Months after having to vacate six churches, a group of North Texas Episcopalians is back in legal limbo. A fight over money and church belongings has added more fuel to a court battle that has already lasted more than a decade.
The Episcopal Diocese of Fort Worth split in 2008. Unlike the national church, then-Fort Worth bishop Jack Iker opposed same-sex marriage and believed that only men should become priests.
“I think that we may well be at that point where there are irreconcilable differences in theology and church discipline and so on,” Iker told NPR in 2006. “Then perhaps the best thing to do is say, how can we have an amicable divorce?”
The divorce could not have been less amicable. Churches split down ideological lines. Some parishioners stayed with the national church, but the majority left with Iker.
The religious conflict spun out into a legal battle over which side is the true Episcopal Diocese of Fort Worth. Each side argued they owned the same five church buildings, occupied by national church congregations: four in Fort Worth and one in Wichita Falls.
In February, after 12 years in the courts, the United States Supreme Court declined to hear the case. That meant a lower court decision stood, giving the buildings to the conservative breakaway group. The conservative side also won the right to call itself the Episcopal Diocese of Fort Worth.
The national church-aligned side had to change its name. In April, it moved out of those five buildings, as well as a sixth shared space in Hillsboro, leaving behind decades of memories.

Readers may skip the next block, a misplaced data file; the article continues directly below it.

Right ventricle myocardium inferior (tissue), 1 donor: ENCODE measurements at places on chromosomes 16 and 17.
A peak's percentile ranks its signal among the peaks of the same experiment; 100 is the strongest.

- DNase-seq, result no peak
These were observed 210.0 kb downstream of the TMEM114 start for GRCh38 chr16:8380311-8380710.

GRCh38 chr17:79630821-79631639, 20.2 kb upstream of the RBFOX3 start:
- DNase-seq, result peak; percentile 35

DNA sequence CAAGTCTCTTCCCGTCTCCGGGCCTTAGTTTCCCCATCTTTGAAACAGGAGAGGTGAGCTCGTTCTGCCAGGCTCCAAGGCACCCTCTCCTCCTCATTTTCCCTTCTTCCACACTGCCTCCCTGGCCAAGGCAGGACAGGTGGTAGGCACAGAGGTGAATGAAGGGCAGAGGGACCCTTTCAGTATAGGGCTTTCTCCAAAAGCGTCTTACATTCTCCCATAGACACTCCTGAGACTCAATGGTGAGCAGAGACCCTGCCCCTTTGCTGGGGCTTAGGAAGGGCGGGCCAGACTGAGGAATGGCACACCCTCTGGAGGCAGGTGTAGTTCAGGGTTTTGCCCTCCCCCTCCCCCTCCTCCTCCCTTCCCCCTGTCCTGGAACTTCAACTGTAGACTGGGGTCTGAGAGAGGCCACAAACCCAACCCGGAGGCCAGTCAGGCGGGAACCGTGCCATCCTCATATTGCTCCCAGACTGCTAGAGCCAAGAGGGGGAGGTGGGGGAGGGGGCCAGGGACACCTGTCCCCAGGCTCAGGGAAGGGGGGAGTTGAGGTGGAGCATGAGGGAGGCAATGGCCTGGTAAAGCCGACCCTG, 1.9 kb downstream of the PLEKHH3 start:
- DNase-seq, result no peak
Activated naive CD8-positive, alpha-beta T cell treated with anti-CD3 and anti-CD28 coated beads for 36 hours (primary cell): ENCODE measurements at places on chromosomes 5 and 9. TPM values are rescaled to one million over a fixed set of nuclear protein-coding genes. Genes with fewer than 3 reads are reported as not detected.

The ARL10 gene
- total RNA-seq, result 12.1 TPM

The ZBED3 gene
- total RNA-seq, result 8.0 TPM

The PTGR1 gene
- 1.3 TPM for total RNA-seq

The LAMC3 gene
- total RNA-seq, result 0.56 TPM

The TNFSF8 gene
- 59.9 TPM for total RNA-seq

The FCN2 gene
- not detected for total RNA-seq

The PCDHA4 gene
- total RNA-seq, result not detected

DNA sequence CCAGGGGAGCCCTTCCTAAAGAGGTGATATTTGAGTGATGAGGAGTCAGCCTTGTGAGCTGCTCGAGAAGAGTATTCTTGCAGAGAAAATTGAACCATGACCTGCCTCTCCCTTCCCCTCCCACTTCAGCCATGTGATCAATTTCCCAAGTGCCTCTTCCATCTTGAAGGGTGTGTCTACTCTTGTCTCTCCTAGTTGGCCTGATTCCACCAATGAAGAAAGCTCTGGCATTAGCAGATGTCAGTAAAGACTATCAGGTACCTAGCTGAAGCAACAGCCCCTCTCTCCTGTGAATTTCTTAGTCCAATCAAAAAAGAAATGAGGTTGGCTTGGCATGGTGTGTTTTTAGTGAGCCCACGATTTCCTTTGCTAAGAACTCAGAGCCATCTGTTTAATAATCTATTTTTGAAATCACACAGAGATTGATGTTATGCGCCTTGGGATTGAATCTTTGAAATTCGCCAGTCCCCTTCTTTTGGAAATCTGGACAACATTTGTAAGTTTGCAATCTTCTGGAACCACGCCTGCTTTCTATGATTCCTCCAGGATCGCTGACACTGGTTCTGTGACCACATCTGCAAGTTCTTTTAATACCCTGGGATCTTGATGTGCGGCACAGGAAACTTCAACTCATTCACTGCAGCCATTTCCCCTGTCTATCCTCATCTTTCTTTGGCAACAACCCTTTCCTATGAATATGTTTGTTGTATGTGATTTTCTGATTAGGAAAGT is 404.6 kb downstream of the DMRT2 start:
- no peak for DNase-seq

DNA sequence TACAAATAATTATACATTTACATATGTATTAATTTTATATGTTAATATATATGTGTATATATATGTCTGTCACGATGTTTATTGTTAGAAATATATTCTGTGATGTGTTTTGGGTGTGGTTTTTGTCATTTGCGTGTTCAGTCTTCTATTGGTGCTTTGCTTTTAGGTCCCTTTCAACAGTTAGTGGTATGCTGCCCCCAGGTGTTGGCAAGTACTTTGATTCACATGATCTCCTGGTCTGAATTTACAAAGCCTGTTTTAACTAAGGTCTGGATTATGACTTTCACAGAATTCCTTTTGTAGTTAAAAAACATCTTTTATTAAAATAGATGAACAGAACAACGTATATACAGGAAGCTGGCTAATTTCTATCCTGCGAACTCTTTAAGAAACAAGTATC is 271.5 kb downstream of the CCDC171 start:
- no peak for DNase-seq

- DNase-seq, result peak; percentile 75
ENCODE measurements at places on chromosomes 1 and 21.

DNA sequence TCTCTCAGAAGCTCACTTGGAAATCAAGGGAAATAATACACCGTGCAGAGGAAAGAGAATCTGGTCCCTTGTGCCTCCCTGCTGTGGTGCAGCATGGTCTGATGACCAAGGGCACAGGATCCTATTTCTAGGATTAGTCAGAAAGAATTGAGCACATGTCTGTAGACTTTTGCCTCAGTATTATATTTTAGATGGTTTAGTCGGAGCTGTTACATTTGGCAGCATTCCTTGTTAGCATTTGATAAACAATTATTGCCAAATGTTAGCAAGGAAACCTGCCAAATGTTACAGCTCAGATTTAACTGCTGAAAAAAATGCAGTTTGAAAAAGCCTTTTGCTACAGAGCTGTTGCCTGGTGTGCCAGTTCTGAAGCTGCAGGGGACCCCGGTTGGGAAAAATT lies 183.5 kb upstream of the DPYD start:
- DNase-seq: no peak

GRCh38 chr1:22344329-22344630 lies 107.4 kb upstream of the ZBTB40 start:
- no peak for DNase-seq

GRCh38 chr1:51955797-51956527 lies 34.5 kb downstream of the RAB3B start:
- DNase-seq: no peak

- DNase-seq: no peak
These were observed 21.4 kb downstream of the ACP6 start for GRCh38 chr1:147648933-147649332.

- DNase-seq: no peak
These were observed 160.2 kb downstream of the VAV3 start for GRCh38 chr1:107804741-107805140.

The court later ruled that the national church-aligned side had to hand over any money and belongings it had before the original lawsuit was filed in April 2009. Making that split hasn’t been easy.
Figuring out what belongs to each side
Janet Waggoner is the canon to the ordinary in the Episcopal Church of North Texas. In layman’s terms, she’s the bishop’s right-hand woman.
Waggoner knew the legal proceedings wouldn’t end with turning over the buildings, but she had hoped the process would be a friendly one.
“That didn’t turn out to be possible,” she said.
The court ruled that anything a congregation owned pre-April 2009 had to go to the conservative side.
So the congregations that lost their church buildings catalogued everything they owned, going back decades. That included religious art, electric fans, pianos and VHS videos of old church events.
“That’s challenging, because who remembers whether or not the coffeemaker was bought before 2009 or after 2009?” Waggoner said.